Understand, but what sort of gradient would it be at, and what route would you take?

Stillwater

I believe there was a plan at one stage (plans again) to run rail in a tunnel under part of Toowoomba to reduce the gradient.  Reach platforms beneath Toowoomba station via lift and escalators.  I believe it was considered too impractical.

tazzer9

I wouldn't want an underground station in toowomba just because of the many less than ideal citizens that live there.   Not even having a go here, just imagine what sort of headache an underground station would cause the police.

Old Northern Road

Will probably do the cheap option of building a Toowoomba North station at Gowrie although there is no reason why trains couldn't continue to the existing Toowoomba station if they were diesel

tazzer9

Going to toowomba station is still easy if it were electric, but the electrification further on will be difficult, in part due to the level crossings but there are also clearance issues with buildings that go over the line.   The line would need to be sunk.
I would go for a gowrie/north east toowoomba terminus for the electric line. 
I would also see if a frequent diesel railcar connection to drayton with infrequent services to warwick would work. 

Gazza

Why does electrification present an issue for level crossings?
I know the odd high vehicle/boat on trailer in brisbane knocks them out, but I dont think that's a deal breaker?
Ditto, I know they are expanding the shopping center over the tracks, but it doesn't look that low, and overhead conductor bar (Like in the perth city rail link/ north west rail link) is always an option.

Arnz

This might be a suggestion to replace the Inlander.  :fo:
Those type of buses (with sleeping bunks) operate between Los Angeles and San Francisco, but at a slower speed and the mandatory driver breaks. This type of bus would probably be unlikely to be introduced to Australia anytime soon, hence the  :fo:

http://onemileatatime.boardingarea.com/2016/04/21/sleepbus-flat-bed-bus/
Rgds,
Arnz

Unless stated otherwise, Opinions stated in my posts are those of my own view only.

tazzer9

Quote from: Gazza on May 29, 2016, 09:46:14 AM
Why does electrification present an issue for level crossings?
I know the odd high vehicle/boat on trailer in brisbane knocks them out, but I dont think that's a deal breaker?
Ditto, I know they are expanding the shopping center over the tracks, but it doesn't look that low, and overhead conductor bar (Like in the perth city rail link/ north west rail link) is always an option.

Trust me for when i say one of the buildings over the line would not allow for any wires.   It looks like its just above the loading gauge, I have seen a grain train go underneath it and there isn't much clearance.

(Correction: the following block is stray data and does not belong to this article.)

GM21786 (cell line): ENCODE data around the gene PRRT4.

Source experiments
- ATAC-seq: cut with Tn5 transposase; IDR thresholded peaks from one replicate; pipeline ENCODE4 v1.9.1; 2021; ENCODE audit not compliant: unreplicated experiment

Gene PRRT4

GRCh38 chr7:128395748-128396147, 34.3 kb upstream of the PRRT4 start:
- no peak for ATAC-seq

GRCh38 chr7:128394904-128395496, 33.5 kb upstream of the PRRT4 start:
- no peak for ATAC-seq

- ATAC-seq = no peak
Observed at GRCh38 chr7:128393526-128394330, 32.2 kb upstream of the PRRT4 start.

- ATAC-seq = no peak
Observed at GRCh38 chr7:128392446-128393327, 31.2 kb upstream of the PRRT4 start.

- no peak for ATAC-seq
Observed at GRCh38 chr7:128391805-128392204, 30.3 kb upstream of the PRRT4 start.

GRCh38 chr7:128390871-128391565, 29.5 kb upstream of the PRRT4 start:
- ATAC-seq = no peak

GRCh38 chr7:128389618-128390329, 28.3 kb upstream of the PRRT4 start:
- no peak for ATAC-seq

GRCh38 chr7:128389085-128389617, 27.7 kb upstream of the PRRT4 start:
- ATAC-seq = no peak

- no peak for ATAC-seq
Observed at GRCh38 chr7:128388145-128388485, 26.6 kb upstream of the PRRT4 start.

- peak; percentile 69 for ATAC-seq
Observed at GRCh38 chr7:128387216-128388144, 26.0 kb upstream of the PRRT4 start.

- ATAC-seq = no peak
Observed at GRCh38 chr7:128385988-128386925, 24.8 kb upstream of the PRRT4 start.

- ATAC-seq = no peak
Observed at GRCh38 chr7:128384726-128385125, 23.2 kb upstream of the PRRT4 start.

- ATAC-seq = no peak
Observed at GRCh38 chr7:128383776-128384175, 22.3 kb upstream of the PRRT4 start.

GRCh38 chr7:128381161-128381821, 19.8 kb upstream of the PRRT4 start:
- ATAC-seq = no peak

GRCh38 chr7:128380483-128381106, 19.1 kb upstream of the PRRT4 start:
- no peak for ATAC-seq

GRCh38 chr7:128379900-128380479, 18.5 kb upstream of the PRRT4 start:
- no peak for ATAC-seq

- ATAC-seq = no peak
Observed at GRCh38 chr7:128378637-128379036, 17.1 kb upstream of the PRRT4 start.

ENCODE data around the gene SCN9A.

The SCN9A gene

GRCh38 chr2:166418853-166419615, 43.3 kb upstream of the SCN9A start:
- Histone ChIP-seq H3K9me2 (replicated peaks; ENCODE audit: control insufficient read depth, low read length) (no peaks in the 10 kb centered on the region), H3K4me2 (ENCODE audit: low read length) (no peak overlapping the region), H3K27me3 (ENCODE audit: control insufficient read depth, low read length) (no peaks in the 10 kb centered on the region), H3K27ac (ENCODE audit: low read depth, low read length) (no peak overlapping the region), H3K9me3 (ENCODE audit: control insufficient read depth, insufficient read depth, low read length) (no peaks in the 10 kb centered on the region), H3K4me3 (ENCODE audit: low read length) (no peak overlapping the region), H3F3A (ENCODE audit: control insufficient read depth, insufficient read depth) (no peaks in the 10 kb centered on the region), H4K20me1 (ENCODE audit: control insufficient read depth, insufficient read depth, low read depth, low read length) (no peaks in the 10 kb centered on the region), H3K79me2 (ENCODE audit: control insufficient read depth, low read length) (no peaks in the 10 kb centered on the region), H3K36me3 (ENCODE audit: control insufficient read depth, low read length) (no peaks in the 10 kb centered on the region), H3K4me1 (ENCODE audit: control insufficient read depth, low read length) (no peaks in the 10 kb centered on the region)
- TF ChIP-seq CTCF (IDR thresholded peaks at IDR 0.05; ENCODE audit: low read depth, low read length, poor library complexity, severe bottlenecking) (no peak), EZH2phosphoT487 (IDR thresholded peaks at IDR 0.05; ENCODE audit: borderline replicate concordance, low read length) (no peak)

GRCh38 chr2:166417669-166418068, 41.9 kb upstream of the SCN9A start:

The level crossings prohibiting electrification is a localised toowoomba problem.  Until a truck bypass is built, there are simply too high trucks going through the crossings.

Gazza

QuoteUntil a truck bypass is built
I think its safe to say the 2nd range crossing will be open for many years before anything starts on the rail front.

Tramwayjohn

I am not blind or stupid when it comes to public transport issues as I have been involved with lobby work from the 1980's in NSW and in the 1990's in Queensland. I fully understand the argument/case for replacing the INLANDER and WESTLANDER with a BUS service, but if 'that' is to happen, I want to suggest that in the case of the INLANDER a bus can connect with the Spirit of Queensland in Townsville, leaving at 9.15am SUNDAY TUESDAY THURSDAY reaching Mt Isa at 9.15pm. The bus would need to leave Mt Isa at about 3am to reach Townsville at about 3pm, MONDAY WEDNESDAY FRIDAY. Having said the above, does 'NOT' mean that I am advocating a bus service. I am simply pointing out that a three days a week service from Townsville to Mt Isa is possible and it would connect both ways to/from Brisbane. Pensioners and seniors card holders would still get their current concession travel on the bus services. I have suggested to Queensland Rail and to the Palaszczuk  Government that they consider providing RAIL RED seats on the INLANDER, but 'that' has been ignored. All I am asking is for the PALASZCZUK GOVERNMENT to be honest for a change, and tell us what they are doing with the INLANDER and WESTLANDER trains.

tazzer9

Rant time.
Maybe a good way of getting people on board the long distance rail services is to allow the booking system to actually get people a semi last minute booking.  Actually, 12 hours before isn't really that last minute for a rail journey.
I am staying up with family in toowoomba, and though I could get the westlander back on Thursday morning.  But at 7pm, the online booking system for that service has closed and its suggestion is to call the number for a booking between 7am and 7pm.  The service which I wanted to go on leaves at 7am. 

That is so monumentally pathetic that i cannot even get onto a service when it doesn't leave my departure station for another 12 hours.  To put it in perspective, I have gotten a brisbane - sydney XPT train booking less than 2 hours before it's departure.   

verbatim9

Return Flexi fares 40% discount/Non refundable 14 day Advance 50% then Stand by fares 25%. Like the Airlines use to do!